Acts 3 centres on one event, the healing of a man who couldn’t walk. Though it’s a short chapter, there is much to note as we walk through the account.
3:1 The “ninth hour” is 3pm. The Jewish way of keeping time at that time was to count twelve hours starting from 6am. This would be the so-called “evening sacrifice”, though it’s difficult for us to call 3pm evening. But remember that what we call “evening” was really the start of the next day in their reckoning. So dusk - around 6pm - began a new day. (We can see this pattern right from the very beginning of creation. In Genesis 1, we have the pattern: “there was evening and there was morning, the first [second, third, etc.] day”.
3:2 There were multiple entrances to the temple. This “Beautiful Gate” seems to be one that was particularly ornate in decoration. It was likely the one near the porch of Solomon (3:11). It was a good place to seek help from those who were heading to the temple for worship.
3:3 To give alms (money to the poor) was an expected part of Jewish religious life. It was expected that those who had the means would support those who had little. To be lame would most likely have meant the man could not work to support himself, and therefore needed to rely on the generosity of others.
3:4-5 Notice the expectant behaviour of the man when Peter responded. Here was someone who was not just handing out a coin, but actually paying attention to his need!
3:6 There may have been a fleeting moment of disappointment for the man at the first part of Peter’s response, but the actual offer was far, far better than anything the man could have ever hoped for.
3:6-7 This whole account is an example of the “signs and wonders” being done by the Apostles (2:43). Notice how this healing is one similar to those given by Jesus. It’s a continuation of the ministry of Jesus (1:1), now done through His Church.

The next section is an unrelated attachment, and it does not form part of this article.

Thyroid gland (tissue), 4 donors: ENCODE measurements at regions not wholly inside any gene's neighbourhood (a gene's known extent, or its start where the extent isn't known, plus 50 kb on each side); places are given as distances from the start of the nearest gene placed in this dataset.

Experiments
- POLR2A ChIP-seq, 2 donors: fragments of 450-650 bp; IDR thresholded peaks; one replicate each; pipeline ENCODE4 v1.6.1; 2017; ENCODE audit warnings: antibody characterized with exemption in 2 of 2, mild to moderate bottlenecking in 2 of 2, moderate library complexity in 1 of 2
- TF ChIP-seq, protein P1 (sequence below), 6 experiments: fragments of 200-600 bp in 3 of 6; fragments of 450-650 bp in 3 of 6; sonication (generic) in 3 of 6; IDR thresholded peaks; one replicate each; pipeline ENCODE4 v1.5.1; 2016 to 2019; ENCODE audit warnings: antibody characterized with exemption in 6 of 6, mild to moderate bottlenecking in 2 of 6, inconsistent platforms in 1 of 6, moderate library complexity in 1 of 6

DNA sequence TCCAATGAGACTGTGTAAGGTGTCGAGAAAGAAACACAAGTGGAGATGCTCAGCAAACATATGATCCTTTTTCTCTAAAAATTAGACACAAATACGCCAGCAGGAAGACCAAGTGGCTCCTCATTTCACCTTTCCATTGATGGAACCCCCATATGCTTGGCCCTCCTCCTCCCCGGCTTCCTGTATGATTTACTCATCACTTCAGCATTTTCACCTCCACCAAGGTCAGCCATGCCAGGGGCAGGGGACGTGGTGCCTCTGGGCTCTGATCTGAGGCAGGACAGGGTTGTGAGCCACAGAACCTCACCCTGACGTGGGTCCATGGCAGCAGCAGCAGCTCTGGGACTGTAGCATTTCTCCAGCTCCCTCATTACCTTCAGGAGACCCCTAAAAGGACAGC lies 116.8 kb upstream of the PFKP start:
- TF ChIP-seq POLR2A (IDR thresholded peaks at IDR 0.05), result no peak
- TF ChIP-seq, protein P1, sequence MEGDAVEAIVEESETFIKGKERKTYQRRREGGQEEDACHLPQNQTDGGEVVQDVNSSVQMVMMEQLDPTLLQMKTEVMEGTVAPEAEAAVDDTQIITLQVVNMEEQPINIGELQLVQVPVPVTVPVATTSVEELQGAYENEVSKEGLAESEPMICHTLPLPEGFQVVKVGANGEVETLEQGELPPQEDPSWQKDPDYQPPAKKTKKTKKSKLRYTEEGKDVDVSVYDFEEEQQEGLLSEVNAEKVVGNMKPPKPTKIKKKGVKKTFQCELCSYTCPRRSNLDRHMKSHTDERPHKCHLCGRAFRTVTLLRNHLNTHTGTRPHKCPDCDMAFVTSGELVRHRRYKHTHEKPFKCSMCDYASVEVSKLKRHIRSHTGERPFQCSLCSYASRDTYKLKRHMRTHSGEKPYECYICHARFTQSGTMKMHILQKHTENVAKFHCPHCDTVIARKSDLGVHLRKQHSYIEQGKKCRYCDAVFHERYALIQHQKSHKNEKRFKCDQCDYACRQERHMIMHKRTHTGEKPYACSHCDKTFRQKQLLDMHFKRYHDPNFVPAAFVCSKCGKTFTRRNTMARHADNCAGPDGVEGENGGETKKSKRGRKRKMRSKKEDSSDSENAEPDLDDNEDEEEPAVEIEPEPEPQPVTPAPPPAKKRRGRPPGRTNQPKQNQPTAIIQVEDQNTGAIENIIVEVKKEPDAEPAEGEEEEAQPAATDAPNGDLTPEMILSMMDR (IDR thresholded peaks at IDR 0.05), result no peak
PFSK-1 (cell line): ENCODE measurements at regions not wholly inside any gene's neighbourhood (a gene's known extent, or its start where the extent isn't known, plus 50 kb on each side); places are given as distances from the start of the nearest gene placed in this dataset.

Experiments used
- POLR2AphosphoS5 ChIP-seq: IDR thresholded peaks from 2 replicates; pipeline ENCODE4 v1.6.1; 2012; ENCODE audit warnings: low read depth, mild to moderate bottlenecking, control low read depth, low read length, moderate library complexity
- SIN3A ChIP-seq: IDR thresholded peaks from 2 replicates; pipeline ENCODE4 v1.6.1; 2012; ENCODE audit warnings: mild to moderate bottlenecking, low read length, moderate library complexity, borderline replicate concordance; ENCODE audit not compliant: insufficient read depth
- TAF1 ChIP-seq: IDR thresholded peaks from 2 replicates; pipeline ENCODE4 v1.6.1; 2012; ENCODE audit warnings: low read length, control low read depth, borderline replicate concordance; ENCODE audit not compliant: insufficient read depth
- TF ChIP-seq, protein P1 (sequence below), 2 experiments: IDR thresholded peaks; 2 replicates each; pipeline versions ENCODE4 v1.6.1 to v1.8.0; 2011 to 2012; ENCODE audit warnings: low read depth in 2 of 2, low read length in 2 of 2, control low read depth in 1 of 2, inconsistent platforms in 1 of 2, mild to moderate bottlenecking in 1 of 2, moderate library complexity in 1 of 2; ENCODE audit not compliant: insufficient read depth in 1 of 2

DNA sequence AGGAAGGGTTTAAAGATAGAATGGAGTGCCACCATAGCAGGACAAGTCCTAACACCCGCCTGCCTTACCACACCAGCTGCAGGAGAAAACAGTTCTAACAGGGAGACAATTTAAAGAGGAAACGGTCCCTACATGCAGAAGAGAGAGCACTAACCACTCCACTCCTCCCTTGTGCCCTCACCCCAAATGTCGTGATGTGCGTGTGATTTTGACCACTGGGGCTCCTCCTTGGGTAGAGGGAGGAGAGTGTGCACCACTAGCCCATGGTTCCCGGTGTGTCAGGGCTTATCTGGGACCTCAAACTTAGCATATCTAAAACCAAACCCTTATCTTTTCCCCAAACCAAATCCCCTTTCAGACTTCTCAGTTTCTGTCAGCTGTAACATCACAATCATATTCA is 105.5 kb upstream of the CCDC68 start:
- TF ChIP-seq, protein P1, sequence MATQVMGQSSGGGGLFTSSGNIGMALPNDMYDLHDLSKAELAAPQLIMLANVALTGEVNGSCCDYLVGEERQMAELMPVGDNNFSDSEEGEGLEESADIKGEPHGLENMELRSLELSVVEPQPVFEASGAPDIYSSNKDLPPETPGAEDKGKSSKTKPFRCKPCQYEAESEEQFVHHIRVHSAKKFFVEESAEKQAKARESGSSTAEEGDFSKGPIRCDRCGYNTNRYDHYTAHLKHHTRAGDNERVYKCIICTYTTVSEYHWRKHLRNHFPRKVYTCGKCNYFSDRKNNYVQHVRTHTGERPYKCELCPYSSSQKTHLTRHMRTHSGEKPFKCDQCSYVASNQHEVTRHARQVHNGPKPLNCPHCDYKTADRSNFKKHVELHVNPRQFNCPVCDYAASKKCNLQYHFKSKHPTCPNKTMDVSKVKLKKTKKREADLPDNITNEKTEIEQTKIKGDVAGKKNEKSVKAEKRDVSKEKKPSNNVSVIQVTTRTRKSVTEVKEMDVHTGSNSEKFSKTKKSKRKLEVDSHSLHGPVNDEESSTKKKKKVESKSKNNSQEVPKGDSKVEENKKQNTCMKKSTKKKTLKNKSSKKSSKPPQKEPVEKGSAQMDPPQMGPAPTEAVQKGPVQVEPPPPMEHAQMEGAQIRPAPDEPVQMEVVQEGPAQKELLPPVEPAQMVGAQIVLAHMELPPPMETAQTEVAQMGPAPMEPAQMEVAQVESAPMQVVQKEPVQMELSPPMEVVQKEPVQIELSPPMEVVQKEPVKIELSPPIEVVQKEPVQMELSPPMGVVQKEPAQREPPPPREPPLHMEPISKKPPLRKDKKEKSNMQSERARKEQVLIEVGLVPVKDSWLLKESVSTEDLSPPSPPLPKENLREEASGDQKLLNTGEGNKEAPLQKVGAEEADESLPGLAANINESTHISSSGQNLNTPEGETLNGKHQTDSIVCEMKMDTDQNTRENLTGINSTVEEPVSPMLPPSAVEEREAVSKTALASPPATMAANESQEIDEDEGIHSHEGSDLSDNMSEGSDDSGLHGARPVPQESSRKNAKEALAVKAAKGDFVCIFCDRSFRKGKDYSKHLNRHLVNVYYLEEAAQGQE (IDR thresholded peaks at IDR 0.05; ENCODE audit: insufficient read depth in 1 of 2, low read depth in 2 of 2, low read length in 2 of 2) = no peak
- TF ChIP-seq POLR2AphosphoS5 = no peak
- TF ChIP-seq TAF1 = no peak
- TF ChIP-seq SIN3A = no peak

This is also an example of the “performative” word: the word of God has power to do exactly what it says. We see it at creation (“let there be...and there was...” in Genesis 1) and here now at a re-creation. God’s Word is performative; it performs something when it goes out (see also Isaiah 55:10-11 - and not only for the general promise of God’s Word at work, but notice the fulfillment of Is. 55:10-12 even in this specific case, as the man responds).
Peter takes no credit but immediately points people to Jesus, just as he did on the day of Pentecost. These signs and wonders are glimpses of the kingdom of God being brought into the midst of the people, but they’re not the end goal. They are signs; they point people to somewhere else. That “somewhere else” is someone: Jesus of Nazareth.
This sermon is also a wonderful example of the “whole counsel” of God’s Word, both Law and Gospel. Peter preaches to the people to convict them of their sin (e.g. 3:13-15, 22-23) and to bring them salvation (e.g. 3:19-20, 25-26).
3:15 Peter and John are eyewitnesses to the death and resurrection of Jesus, and Luke documents their testimony (e.g. Luke 24:48, Acts 1:8) Peter reiterates this in his letters (e.g. 2 Peter 1:16).
3:19 The centre (the “high point”, if you will, to continue the theme of earlier in the chapter) of all Christian preaching is repentance for the forgiveness of sins, just as Jesus said it would be (e.g. Luke 24:45-48).
3:22-26 The starting point for Christian witness to Jewish people in the New Testament was almost always the Hebrew Scriptures (what we know as the Old Testament). We’ll see this later in Acts as well, particularly with Saul/Paul.